Why the Debt Strike is Not Impossible
March 21, Saturday, 10am-2pm
Debt destroys solidarity. Because we are all drowning in debt we can’t support one another, let alone our own children, in the simplest and most basic ways. But this is an ancient problem—we don’t need loans because we’re poor, we need loans because there are creditor classes who own wealth hordes. Inequality is the effect of an illusion, a kind of optical illusion: what is actually an effect of the breakdown of social life (the very existence of a creditor class) is taken as the cause of social life itself (lending as “investment”), and since there is no access to society, or life, outside of one’s ability to take loans, to be creditworthy, this illusion is self-confirming. If you can’t depart from meeting the demands of the creditors in order to live, you help others at the direct cost of your life. The only solution is to break the power of the creditors…
This seminar is about the “impossibility” of a general debt strike in the sense that it seems impossible to most people—unrealistic, terrifying, hopeless, insane—and that the psychic and even religious bondage that submission to the creditors carries with it is what makes a strike impossible. So the debt strike is not metaphysically or physically impossible. It’s ideologically uncomfortable and logistically challenging. It feels impossible.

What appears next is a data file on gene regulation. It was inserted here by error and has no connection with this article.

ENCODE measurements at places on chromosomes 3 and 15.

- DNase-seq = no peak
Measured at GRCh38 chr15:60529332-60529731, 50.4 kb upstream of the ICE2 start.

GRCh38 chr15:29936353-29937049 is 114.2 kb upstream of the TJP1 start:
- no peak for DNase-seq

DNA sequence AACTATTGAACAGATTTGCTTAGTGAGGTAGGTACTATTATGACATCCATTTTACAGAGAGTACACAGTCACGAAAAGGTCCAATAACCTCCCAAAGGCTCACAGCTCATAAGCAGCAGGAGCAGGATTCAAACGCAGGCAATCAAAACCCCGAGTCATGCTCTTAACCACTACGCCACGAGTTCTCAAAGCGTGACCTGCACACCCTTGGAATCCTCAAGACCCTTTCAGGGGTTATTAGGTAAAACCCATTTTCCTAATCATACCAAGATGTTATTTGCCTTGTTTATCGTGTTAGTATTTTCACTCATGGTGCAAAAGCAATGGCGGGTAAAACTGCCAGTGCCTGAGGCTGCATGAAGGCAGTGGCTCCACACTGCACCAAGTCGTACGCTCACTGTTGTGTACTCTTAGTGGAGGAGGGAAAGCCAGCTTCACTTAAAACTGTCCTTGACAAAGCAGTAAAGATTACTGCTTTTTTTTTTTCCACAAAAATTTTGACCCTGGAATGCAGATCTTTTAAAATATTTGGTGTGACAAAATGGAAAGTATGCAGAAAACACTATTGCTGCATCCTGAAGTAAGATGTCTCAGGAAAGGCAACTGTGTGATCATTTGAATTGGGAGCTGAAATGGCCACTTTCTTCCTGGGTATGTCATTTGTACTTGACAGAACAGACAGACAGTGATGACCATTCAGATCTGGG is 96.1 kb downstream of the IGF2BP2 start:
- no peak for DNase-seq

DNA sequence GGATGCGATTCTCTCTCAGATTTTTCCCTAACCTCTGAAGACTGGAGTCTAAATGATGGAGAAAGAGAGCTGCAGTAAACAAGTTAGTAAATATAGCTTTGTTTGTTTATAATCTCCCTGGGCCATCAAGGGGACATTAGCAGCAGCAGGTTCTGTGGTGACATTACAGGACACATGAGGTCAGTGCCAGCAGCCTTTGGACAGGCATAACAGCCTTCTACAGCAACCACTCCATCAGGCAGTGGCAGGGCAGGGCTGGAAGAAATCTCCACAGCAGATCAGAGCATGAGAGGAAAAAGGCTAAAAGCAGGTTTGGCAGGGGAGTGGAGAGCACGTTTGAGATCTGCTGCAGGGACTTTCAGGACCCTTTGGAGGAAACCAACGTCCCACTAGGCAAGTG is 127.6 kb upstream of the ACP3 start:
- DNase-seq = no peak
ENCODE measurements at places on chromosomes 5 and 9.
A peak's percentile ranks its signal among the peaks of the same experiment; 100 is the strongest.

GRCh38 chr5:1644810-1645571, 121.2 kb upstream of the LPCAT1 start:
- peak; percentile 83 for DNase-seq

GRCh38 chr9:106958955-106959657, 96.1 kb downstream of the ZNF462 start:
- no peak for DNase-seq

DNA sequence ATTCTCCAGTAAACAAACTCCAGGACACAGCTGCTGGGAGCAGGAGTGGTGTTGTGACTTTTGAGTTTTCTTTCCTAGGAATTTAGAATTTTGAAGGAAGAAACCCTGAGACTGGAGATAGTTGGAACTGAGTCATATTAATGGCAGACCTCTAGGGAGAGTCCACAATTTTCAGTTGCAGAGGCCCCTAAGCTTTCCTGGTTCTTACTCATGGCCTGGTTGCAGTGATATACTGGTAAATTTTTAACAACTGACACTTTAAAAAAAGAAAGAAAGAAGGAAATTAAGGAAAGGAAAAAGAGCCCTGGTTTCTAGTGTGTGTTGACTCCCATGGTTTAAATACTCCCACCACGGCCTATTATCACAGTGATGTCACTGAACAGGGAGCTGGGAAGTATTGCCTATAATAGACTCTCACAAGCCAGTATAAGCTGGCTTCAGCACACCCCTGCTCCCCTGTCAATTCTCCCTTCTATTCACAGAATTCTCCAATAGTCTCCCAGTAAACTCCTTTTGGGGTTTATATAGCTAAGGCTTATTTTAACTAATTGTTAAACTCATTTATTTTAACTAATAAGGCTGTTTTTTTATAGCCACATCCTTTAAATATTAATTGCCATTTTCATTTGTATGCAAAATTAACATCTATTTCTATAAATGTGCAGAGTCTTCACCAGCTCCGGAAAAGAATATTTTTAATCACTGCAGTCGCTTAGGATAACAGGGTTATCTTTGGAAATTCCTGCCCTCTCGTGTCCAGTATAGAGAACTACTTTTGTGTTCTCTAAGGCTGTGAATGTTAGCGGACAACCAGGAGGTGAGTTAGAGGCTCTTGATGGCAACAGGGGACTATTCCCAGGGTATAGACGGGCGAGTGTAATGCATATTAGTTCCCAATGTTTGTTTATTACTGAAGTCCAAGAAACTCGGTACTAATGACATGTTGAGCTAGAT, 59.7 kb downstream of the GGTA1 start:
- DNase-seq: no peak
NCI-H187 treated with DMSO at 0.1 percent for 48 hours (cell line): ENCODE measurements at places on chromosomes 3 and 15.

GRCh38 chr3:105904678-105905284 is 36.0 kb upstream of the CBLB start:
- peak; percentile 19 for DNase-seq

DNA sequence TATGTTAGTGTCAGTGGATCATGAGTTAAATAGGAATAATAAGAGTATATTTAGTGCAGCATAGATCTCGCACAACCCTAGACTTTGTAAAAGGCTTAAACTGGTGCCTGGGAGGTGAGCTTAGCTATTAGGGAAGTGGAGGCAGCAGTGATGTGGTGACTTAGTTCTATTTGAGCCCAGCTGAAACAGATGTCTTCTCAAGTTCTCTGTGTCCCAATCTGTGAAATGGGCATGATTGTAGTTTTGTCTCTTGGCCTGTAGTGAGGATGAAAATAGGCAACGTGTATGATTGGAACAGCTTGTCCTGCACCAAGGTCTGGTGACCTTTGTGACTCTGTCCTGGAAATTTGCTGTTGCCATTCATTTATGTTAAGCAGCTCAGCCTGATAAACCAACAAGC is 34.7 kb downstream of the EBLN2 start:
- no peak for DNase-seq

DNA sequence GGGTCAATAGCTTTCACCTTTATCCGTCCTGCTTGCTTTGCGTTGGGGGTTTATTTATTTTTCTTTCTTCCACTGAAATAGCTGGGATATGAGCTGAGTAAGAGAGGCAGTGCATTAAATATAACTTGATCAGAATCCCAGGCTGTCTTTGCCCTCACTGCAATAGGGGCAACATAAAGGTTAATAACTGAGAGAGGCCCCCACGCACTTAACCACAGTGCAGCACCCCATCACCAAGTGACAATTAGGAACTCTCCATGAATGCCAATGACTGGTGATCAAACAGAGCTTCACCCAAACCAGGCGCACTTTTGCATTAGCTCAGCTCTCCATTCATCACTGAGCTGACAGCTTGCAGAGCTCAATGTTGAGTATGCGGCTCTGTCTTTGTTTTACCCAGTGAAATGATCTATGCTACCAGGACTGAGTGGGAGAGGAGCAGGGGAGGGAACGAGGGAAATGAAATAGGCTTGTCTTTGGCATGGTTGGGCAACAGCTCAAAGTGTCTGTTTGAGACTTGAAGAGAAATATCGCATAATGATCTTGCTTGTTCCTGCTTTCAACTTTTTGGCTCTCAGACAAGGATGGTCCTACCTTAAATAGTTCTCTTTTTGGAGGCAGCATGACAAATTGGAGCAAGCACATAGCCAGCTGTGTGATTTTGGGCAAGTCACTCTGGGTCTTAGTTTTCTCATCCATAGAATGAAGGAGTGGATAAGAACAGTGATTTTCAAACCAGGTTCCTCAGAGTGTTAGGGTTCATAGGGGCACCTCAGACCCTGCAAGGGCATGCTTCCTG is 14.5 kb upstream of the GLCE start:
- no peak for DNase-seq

The seminar is about what holds us back. Why haven’t we used debt strikes already? There are tactical difficulties with it—getting enough people to do it, altogether, at the same time, so that the repressive apparatus of the state cannot pick off isolated individuals. (From an interview. Read the entire interview below)
Date: Saturday, March 21, 10am-2pm (EST- Eastern Time Zone)
Registration and Cost: Made free in solidarity with everyone in need of inspiring interaction in this time of the COVID-19 crisis
Facilitator: Joshua Ramey is a writer, teacher, and activist who studies political economy and anti-capitalist political theory. He holds a Ph.D. in philosophy from Villanova University (2006) and is currently Visiting Assistant Professor in the Interdisciplinary Concentration in Peace, Justice, and Human Rights at Haverford College. He is the author of The Hermetic Deleuze: Philosophy and Spiritual Ordeal and Politics of Divination: Neoliberal Endgame and the Religion of Contingency.
Join live streaming
The seminar’s virtual meeting will be on the Zoom application. Your meeting ID number is 454373612. Please type this number on your Zoom application or click this link to join the meeting. As explained in this instructional video, the link would direct you to install its application if you do not already have it. You can also use this link to directly download the app or visit Zoom’s website.
Please join the online seminar room 15 minutes before the set seminar time. All times are according to the Eastern Time Zone (EST).
View seminar recording
This is an edited section of the four and a half-hour long seminar with extensive participation and discussion.